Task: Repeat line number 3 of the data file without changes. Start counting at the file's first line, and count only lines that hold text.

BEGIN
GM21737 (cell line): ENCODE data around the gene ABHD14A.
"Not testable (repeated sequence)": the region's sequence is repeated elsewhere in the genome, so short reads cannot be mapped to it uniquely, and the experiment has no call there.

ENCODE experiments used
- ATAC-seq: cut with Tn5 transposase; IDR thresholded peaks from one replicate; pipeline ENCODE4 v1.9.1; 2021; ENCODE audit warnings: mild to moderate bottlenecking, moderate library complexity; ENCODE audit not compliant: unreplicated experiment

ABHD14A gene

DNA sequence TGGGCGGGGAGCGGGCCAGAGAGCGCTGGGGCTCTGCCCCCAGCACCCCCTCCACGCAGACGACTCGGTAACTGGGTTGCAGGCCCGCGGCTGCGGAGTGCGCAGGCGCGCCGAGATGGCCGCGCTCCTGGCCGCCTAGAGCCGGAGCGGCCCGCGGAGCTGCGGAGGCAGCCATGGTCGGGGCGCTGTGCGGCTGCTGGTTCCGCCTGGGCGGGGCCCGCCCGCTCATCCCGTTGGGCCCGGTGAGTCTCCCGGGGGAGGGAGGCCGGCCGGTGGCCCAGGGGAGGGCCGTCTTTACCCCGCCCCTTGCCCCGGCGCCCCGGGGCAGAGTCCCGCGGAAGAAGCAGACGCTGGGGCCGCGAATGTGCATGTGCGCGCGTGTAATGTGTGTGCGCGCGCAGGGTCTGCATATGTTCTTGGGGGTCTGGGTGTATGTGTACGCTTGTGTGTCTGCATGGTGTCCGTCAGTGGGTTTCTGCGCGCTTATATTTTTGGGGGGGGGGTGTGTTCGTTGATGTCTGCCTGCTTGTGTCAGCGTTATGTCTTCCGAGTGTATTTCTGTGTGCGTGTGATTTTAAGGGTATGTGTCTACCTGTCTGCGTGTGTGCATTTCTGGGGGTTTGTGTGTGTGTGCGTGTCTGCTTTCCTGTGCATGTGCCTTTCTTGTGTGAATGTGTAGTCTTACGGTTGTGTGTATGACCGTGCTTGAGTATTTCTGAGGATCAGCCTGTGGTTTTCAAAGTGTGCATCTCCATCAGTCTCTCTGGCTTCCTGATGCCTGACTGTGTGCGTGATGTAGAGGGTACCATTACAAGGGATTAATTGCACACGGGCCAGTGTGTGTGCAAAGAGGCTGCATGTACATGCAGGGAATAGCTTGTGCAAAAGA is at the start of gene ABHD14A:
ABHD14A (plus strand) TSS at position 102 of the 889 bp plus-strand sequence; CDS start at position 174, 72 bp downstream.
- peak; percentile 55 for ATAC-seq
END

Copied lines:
ENCODE experiments used